Home LUKE L. GOFF, trustee and individually, vs. MARGARET MACDONALD & others.

333 Mass. 146

November 1, 3, 1954 - September 29, 1955

Middlesex County


In a suit in equity by one of the heirs of an intestate as an individual and as trustee under an indenture of trust of the intestate's net assets executed by all the heirs against the other heirs and a woman whose claims against the intestate's estate had been compromised by a provision for her benefit in the trust, to recover damages on account of the bringing by the defendants of various previous court proceedings arising out of the settlement of the intestate's estate, there was no error in a ruling by the trial judge that the plaintiff was not entitled to recover individually or as trustee except for nominal damages with respect to one of the previous proceedings, where it appeared that the plaintiff had been successful in all the previous proceedings and costs had been awarded therein to the prevailing parties and that, except for such one proceeding, respecting which the judge found that the plaintiff had sustained no actual damage, none of the previous proceedings constituted a legal wrong. [149-151]

No error appeared in a finding by a trial judge that one who was trustee of and had a remainder interest in an inter vivos trust owning an apartment house was not qualified to express his opinion as to the rental value of an apartment therein. [152]

Respecting real estate owned by an intestate at the time of his death and subsequently held by this court to have been conveyed by his heirs to a trustee by an indenture of trust executed by them, a finding, that no rent was due to the trustee from one of the heirs who after the making of the indenture occupied the premises without an express

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agreement with the trustee and in the belief, shared by the other heirs but later shown by such decision to have been mistaken, that he was occupying as a tenant in common with them, could not be pronounced plainly wrong as to his occupancy up to the time of such decision; but thereafter he occupied as a tenant at will under an implied agreement and was liable to the trustee for rent. [152-153]

A claim in a suit in equity brought by one of the heirs of an intestate against another heir, that the defendant was liable to the plaintiff for substantial damages for breach by the defendant of an agreement that the plaintiff should be appointed administrator of the intestate's estate was without merit where the plaintiff did not show that the breach by the defendant through filing an unsuccessful petition for his own appointment as administrator was the proximate cause of a failure of the Probate Court to appoint the plaintiff as administrator. [153]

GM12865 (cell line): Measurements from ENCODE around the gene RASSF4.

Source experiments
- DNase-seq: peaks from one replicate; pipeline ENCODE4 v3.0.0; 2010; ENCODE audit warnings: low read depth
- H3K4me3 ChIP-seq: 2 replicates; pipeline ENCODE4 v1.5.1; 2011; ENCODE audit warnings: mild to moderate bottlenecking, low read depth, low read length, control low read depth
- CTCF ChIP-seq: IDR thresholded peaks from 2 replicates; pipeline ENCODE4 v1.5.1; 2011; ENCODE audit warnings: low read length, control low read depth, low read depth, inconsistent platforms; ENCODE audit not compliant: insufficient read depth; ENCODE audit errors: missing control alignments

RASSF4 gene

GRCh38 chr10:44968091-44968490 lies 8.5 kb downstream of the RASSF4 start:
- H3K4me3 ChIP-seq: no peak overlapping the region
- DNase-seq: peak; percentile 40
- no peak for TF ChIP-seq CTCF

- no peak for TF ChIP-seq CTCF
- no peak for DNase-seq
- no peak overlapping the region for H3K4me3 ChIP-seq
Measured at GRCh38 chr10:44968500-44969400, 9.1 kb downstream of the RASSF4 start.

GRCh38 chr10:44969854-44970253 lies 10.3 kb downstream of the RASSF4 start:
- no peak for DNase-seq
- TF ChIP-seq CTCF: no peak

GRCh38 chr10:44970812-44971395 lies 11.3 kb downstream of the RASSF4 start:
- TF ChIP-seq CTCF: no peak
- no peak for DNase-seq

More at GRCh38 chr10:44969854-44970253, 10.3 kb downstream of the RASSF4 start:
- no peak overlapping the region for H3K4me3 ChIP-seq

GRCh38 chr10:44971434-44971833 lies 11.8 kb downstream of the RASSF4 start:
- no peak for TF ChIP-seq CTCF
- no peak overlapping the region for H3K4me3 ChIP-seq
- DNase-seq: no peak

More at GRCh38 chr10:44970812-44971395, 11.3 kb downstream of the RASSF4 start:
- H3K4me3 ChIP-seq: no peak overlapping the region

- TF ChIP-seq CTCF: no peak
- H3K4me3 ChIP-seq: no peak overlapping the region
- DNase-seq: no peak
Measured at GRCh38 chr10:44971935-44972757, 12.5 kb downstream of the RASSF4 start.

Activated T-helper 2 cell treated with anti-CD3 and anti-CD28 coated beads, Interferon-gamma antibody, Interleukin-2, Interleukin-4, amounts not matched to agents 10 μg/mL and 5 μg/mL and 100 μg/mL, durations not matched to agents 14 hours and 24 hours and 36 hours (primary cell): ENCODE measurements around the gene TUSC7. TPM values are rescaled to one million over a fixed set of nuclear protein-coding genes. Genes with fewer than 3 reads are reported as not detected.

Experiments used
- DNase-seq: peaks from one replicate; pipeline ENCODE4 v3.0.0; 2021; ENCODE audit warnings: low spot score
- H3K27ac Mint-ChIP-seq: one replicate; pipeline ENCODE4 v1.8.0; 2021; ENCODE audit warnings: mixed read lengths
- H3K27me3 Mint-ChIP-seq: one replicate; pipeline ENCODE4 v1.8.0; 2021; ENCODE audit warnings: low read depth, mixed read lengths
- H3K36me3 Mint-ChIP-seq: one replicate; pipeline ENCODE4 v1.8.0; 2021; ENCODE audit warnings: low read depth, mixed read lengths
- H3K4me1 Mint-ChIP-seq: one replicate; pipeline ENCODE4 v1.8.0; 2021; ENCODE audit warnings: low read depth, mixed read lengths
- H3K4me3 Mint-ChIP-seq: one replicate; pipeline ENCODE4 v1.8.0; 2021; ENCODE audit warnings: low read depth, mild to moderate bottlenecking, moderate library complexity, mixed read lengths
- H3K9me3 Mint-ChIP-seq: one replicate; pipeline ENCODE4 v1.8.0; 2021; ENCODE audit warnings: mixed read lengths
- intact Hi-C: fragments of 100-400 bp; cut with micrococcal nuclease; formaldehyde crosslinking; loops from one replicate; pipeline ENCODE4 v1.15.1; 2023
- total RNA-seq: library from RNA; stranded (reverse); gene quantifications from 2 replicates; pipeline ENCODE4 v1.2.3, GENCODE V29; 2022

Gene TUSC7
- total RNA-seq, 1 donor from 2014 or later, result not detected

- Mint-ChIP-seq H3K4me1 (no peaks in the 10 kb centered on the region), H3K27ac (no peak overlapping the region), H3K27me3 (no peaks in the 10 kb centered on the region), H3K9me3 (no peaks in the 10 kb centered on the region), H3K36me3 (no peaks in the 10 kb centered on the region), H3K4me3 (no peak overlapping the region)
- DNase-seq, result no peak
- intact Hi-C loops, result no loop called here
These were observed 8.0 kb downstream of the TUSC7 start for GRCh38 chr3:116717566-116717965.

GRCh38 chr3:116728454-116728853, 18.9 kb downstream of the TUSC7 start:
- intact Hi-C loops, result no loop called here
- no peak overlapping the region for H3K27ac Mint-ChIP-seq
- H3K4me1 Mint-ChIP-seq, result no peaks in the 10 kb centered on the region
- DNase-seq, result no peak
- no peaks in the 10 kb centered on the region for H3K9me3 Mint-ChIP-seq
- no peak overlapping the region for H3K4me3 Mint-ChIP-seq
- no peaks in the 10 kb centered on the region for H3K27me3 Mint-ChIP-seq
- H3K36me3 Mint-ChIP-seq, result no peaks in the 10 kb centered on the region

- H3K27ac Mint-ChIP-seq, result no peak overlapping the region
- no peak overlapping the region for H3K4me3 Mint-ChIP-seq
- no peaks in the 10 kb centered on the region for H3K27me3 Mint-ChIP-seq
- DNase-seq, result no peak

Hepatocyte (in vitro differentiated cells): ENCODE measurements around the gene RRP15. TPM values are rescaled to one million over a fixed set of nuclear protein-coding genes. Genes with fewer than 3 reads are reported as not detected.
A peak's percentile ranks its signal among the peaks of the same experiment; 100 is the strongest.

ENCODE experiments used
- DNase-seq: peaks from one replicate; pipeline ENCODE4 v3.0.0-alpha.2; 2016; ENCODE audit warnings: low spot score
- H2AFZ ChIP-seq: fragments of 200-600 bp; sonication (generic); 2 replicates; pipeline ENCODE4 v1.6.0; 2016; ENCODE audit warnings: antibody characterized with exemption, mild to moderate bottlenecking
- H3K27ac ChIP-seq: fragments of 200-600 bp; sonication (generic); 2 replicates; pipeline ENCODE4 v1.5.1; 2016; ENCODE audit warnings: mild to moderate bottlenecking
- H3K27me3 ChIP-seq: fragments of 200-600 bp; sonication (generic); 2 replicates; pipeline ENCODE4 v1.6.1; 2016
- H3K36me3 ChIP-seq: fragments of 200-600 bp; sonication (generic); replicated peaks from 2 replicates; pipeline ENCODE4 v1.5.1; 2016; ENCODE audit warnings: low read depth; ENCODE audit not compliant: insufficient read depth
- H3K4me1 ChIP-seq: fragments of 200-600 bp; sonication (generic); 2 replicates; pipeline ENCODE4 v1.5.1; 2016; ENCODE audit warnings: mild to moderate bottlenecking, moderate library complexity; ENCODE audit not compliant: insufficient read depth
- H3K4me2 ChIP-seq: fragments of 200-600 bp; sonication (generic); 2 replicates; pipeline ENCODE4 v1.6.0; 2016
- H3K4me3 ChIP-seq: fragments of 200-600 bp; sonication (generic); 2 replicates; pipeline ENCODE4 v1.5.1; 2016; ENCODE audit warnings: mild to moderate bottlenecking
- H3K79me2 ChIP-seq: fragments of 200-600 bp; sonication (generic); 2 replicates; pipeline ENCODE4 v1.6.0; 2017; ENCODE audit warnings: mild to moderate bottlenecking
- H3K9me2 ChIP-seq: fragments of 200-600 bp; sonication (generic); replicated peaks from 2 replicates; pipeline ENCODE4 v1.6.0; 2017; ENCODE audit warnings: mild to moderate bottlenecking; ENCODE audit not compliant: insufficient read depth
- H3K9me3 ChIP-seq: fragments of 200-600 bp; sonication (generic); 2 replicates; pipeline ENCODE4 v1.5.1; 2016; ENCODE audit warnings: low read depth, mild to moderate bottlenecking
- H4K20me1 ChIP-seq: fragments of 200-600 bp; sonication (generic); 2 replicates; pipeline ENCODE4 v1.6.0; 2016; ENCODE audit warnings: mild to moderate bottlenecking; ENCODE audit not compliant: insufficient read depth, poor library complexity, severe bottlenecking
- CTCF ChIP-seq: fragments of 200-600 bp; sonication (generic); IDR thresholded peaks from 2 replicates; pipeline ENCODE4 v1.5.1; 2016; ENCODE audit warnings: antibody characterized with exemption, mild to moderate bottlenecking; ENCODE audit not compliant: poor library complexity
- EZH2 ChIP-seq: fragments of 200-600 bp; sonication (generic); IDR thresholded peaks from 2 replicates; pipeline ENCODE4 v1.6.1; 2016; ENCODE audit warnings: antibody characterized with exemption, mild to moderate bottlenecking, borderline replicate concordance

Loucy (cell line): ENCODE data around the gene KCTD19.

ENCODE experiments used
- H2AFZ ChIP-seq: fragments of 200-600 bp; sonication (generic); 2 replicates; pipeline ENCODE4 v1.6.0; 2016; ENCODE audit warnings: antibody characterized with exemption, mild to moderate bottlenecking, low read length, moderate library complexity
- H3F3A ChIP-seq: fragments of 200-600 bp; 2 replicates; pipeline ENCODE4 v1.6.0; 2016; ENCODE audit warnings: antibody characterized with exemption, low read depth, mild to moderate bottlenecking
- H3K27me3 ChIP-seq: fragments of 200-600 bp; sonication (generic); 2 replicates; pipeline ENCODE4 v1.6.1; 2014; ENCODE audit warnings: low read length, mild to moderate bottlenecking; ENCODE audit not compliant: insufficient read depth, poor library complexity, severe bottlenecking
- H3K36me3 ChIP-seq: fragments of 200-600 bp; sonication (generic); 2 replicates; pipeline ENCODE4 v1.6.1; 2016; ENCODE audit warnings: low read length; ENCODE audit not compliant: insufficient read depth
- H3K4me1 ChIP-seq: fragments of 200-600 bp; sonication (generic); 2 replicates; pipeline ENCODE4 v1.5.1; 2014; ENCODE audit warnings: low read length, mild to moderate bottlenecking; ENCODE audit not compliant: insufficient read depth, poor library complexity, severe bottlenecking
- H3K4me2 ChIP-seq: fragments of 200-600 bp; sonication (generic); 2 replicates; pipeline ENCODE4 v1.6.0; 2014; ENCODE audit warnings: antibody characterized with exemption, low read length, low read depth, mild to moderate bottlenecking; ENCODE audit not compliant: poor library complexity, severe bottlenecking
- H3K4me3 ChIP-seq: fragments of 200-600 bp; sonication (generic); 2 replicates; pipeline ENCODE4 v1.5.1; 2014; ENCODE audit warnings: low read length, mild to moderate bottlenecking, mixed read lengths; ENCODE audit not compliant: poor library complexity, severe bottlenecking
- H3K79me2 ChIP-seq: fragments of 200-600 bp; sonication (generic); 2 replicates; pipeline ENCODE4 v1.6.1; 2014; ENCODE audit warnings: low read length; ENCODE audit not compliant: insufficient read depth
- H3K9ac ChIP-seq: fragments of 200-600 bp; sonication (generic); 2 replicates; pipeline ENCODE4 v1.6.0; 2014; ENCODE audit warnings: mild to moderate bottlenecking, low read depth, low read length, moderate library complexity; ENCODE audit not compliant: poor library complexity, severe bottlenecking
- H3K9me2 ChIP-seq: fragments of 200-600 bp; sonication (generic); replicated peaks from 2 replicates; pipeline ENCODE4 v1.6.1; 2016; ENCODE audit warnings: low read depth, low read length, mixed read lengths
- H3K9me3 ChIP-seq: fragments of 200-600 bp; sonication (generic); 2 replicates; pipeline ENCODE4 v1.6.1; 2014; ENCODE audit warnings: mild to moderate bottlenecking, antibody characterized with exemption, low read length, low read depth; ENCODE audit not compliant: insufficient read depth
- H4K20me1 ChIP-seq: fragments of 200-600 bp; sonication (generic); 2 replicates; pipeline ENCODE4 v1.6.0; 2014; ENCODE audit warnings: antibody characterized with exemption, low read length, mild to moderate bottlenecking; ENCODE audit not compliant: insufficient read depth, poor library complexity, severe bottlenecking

BILL IN EQUITY, filed in the Superior Court on September 3, 1952.

The suit was heard by Rome, J.

J. Haller Ramsey, for Luke L. Goff.

Daniel Santry, for the defendant Frank J. Gough.

Ralph F. Albert, for the defendant Margaret MacDonald.

RONAN, J. This is an appeal from a final decree in a suit brought by Luke L. Goff (hereinafter called the plaintiff), as trustee of the estate of Martin G. Gough and as an individual, against Margaret MacDonald, Frank J. Gough, and James H. Gough for an accounting to the trust estate and for damages alleged to have been sustained by him individually by reason of certain conduct on their part described in the bill.

This is another step in the protracted litigation arising out of the settlement of this estate. Besides various proceedings in the Probate Court for Middlesex County and in the Probate Court for Essex County and an action at law in the Superior Court in Essex County, none of which reached this court, settlement of this estate has already been before this court on four previous occasions. See MacDonald v. Gough, 326 Mass. 93; S. C. 327 Mass. 739; MacDonald v. Goff, 329 Mass. 220; Gough v. Gough, 329 Mass. 634. A brief summary of this litigation will be useful in understanding the background of the present suit. The intestate died on July 27, 1948, leaving as his heirs three brothers,